ISSUE 23, October 2007

Editorial
Quarterly Communication: Speech of the Pro Grand Master : Quarterly Communication
Grand Secretary: Exciting times ahead
Historic: Telford - Mason extraordinary
Travel: Cruising round Sicily
Samaritan: Helping the distressed
Younger Masons: The common bond
Jersey: Local Masons guard the Duke
   Classic car run: Down memory lane
International: Joseph Brant - a Masonic legend
Universities Scheme: The way ahead
Grand Chancellor: The importance of external relations
Education: Events : Understanding the symbols of the craft
Specialist Lodges: Australia link
Royal Arch: Why join the Royal Arch?
Lbrary & Museum: Major award for Library & Museum
MQ Signs off
Masonic Charities: Grand Charity : NMSF : RMBI : RMTGB
Letters, Book reviews, Gardening

 Previous Page 
PLEASE USE THE LINKS ABOVE - OR ON THIS LINE - TO MOVE BETWEEN PAGES
 Next Page 










Joseph Brant (1742–1807), whose Mohawk name was Thayendanegea, meaning two–sticks–of–wood–bound together, denoting strength. Oil on canvas, circa 1807
    The story of Joseph Brant, the Mohawk American Indian who fought for the Loyalists during the American War of Independence has been retold by the Iroquois peoples of the Six Nations and American Freemasons for centuries, and today Brant is featured in many Masonic Histories and is the topic of many websites.
     The story that is the most endearing is how Brant, a Mohawk chief, witnessed an American prisoner give a Masonic sign and spared the life of his fellow Mason.
     This action went down in history, and Brant became the embodiment of the ‘noble savage’ to Victorian England.
     This article will explain the events leading up to this event, and how Brant, in death, created even more controversy as the legends of his life grew and expanded.
     Brant was born in 1742 in the area around the banks of the Ohio River. His Indian name was Thayendanegea, meaning ‘he places two bets’ and as a child he was educated at Moor’s Charity School for Indians in Lebanon, Connecticut, where he learned English and European History. He became a favourite of Sir William Johnson, who had taken Brant’s sister Molly as a mistress, although they were married later after Johnson’s wife died. Johnson was the British Superintendent for Northern Indian Affairs, and became close to the Mohawk people, and enlisted their allegiance in the French and Indian War of 1754-1763, with a young Brant taking up arms for the British.
     After the war, Brant found himself working as an interpreter for Johnson. He had worked as an interpreter before the war and converted to Christianity, a religion which he embraced. He translated the Prayer Book and the Gospel of Mark into the Mohawk language, other translations included the Acts of the Apostles and a short history of the Bible.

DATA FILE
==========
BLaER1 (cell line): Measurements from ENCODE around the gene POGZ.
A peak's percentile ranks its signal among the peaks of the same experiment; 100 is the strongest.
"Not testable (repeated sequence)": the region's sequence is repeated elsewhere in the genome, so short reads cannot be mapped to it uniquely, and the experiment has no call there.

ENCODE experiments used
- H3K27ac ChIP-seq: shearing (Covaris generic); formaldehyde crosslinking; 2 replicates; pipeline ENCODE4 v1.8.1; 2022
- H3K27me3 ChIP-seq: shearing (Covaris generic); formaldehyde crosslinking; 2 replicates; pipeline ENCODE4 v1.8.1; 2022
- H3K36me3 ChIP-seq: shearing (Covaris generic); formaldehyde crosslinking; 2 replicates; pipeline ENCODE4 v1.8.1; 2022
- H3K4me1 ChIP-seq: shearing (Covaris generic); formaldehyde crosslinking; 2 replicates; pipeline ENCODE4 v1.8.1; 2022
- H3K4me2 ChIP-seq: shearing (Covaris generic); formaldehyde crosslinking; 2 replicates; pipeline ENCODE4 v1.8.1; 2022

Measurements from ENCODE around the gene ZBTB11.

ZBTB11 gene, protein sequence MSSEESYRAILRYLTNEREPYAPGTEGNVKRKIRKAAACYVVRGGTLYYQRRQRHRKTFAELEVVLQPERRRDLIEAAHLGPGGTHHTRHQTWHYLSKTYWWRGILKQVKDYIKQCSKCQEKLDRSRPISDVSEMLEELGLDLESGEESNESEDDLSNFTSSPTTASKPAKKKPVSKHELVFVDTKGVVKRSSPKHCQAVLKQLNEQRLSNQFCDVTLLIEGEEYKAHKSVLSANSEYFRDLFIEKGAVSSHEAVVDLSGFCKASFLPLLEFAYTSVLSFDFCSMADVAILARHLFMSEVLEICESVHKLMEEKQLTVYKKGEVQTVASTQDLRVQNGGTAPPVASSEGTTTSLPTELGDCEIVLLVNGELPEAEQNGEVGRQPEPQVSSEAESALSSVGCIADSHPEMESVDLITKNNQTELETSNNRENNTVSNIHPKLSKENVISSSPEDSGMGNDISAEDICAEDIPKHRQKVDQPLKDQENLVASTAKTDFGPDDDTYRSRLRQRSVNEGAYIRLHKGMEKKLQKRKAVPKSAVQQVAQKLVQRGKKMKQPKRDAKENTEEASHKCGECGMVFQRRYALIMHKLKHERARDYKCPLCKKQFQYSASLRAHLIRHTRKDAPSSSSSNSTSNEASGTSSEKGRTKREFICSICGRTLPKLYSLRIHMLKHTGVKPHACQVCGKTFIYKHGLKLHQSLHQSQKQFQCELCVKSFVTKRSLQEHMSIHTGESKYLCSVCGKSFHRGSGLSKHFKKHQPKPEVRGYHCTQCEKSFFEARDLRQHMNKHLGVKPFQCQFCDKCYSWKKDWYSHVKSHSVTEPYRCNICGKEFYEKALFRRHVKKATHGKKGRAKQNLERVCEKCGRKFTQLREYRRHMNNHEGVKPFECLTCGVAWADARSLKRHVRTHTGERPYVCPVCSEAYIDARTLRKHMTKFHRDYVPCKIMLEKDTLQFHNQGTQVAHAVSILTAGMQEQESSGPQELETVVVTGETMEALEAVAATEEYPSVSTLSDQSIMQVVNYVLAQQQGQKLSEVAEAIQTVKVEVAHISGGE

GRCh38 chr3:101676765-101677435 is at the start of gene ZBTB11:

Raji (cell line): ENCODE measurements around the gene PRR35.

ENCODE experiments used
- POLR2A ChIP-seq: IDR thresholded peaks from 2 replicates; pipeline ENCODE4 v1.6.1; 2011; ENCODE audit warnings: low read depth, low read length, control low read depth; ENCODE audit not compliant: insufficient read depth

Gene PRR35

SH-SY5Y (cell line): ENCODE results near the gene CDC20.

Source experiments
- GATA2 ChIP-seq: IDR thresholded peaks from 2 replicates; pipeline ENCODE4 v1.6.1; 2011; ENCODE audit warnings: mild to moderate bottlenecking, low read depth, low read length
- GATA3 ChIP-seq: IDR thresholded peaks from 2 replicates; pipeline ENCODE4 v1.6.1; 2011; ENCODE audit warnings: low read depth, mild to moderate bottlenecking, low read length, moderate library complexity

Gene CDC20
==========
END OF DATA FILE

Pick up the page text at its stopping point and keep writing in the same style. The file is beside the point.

Around 1775, after being appointed secretary to Sir William’s successor, Guy Johnson, Brant received a Captain’s commission in the British Army and set off for England, where he became a Freemason and confirmed his attachment to the British Crown.
     Brant was raised in Hiram’s Cliftonian Lodge No. 814 in London, early in 1776, although his association with the Johnson family may have been an influence in his links to Freemasonry. Guy Johnson, whose family had Masonic links, had accompanied Brant on his visit to England. Hiram’s Cliftonian Lodge had been founded in 1771, and during Brant’s visit to the Lodge, it had met at the Falcon in Princes Street, Soho. The Lodge was erased in 1782. Brant’s Masonic apron was, according to legend, personally presented to him by George III.
     On his return to America, Brant became a key figure in securing the loyalty of other Iroquois tribes in fighting for the British against the ‘rebels’, and it was during the war that Joseph Brant entered into Masonic legend. After the surrender of the ‘rebel’ forces at the Battle of the Cedars on the St. Lawrence River in 1776, Brant famously saved the life of a certain Captain John McKinstry, a member of Hudson Lodge No.13 of New York, who was about to be burned at the stake.
     McKinstry, remembering that Brant was a Freemason, gave to him the Masonic sign of appeal which Brant recognized, an action which secured McKinstry’s release and subsequent good treatment. McKinstry and Brant remained friends for life, and in 1805 he and Brant together visited the Masonic Lodge in Hudson, New York, where Brant was given an excellent reception. Brant’s portrait now hangs in the Lodge.


 Previous Page 
PLEASE USE THE LINKS ABOVE - OR ON THIS LINE - TO MOVE BETWEEN PAGES
 Next Page